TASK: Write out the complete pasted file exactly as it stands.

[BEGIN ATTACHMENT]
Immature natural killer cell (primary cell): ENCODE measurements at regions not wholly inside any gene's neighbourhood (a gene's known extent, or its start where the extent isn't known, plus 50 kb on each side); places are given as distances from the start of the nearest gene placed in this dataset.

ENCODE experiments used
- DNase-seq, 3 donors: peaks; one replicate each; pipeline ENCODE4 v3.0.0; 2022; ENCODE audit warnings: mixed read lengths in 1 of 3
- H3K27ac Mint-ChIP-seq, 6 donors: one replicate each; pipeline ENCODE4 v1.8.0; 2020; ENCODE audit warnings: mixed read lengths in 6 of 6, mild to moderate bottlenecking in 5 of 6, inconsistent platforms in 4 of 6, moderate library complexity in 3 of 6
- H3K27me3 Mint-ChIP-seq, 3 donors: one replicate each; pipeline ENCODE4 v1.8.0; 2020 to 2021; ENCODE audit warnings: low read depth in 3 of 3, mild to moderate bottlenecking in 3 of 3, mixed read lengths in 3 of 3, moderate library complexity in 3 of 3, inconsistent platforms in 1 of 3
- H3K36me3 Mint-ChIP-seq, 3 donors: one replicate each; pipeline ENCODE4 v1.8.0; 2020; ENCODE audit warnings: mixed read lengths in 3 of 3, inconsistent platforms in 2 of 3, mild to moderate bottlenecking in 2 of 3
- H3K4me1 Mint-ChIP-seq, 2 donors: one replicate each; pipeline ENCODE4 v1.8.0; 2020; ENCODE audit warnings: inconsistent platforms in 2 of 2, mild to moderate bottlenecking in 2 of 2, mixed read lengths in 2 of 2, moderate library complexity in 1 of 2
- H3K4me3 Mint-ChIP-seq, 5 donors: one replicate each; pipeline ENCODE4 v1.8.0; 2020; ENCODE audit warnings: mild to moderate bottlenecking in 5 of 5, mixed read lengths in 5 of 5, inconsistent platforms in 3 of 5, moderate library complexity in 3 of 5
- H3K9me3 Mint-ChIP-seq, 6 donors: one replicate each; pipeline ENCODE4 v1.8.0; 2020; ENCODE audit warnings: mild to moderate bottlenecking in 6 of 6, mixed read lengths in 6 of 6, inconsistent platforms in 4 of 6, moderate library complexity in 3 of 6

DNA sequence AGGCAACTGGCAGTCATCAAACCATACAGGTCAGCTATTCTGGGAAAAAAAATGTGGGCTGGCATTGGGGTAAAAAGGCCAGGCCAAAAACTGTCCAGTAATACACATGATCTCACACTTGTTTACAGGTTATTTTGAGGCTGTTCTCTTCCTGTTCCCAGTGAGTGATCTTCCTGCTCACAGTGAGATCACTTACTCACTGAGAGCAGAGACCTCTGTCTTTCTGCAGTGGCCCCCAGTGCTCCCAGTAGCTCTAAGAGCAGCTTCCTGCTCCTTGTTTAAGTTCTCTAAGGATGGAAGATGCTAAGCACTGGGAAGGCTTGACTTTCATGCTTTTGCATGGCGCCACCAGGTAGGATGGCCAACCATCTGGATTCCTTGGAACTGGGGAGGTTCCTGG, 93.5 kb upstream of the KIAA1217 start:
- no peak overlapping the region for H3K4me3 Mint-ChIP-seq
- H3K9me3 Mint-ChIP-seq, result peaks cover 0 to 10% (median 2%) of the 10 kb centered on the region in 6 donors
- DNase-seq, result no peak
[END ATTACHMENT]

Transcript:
Immature natural killer cell (primary cell): ENCODE measurements at regions not wholly inside any gene's neighbourhood (a gene's known extent, or its start where the extent isn't known, plus 50 kb on each side); places are given as distances from the start of the nearest gene placed in this dataset.

ENCODE experiments used
- DNase-seq, 3 donors: peaks; one replicate each; pipeline ENCODE4 v3.0.0; 2022; ENCODE audit warnings: mixed read lengths in 1 of 3
- H3K27ac Mint-ChIP-seq, 6 donors: one replicate each; pipeline ENCODE4 v1.8.0; 2020; ENCODE audit warnings: mixed read lengths in 6 of 6, mild to moderate bottlenecking in 5 of 6, inconsistent platforms in 4 of 6, moderate library complexity in 3 of 6
- H3K27me3 Mint-ChIP-seq, 3 donors: one replicate each; pipeline ENCODE4 v1.8.0; 2020 to 2021; ENCODE audit warnings: low read depth in 3 of 3, mild to moderate bottlenecking in 3 of 3, mixed read lengths in 3 of 3, moderate library complexity in 3 of 3, inconsistent platforms in 1 of 3
- H3K36me3 Mint-ChIP-seq, 3 donors: one replicate each; pipeline ENCODE4 v1.8.0; 2020; ENCODE audit warnings: mixed read lengths in 3 of 3, inconsistent platforms in 2 of 3, mild to moderate bottlenecking in 2 of 3
- H3K4me1 Mint-ChIP-seq, 2 donors: one replicate each; pipeline ENCODE4 v1.8.0; 2020; ENCODE audit warnings: inconsistent platforms in 2 of 2, mild to moderate bottlenecking in 2 of 2, mixed read lengths in 2 of 2, moderate library complexity in 1 of 2
- H3K4me3 Mint-ChIP-seq, 5 donors: one replicate each; pipeline ENCODE4 v1.8.0; 2020; ENCODE audit warnings: mild to moderate bottlenecking in 5 of 5, mixed read lengths in 5 of 5, inconsistent platforms in 3 of 5, moderate library complexity in 3 of 5
- H3K9me3 Mint-ChIP-seq, 6 donors: one replicate each; pipeline ENCODE4 v1.8.0; 2020; ENCODE audit warnings: mild to moderate bottlenecking in 6 of 6, mixed read lengths in 6 of 6, inconsistent platforms in 4 of 6, moderate library complexity in 3 of 6

DNA sequence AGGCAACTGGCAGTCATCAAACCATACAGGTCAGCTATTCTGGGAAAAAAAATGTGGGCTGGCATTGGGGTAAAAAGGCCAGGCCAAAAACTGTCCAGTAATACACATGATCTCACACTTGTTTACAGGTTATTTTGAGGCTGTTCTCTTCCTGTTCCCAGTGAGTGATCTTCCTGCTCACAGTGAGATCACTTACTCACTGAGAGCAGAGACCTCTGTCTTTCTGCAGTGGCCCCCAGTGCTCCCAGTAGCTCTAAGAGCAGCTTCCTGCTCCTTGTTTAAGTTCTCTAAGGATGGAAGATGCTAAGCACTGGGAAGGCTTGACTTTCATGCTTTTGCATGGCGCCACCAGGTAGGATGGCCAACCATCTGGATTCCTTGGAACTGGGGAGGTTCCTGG, 93.5 kb upstream of the KIAA1217 start:
- no peak overlapping the region for H3K4me3 Mint-ChIP-seq
- H3K9me3 Mint-ChIP-seq, result peaks cover 0 to 10% (median 2%) of the 10 kb centered on the region in 6 donors
- DNase-seq, result no peak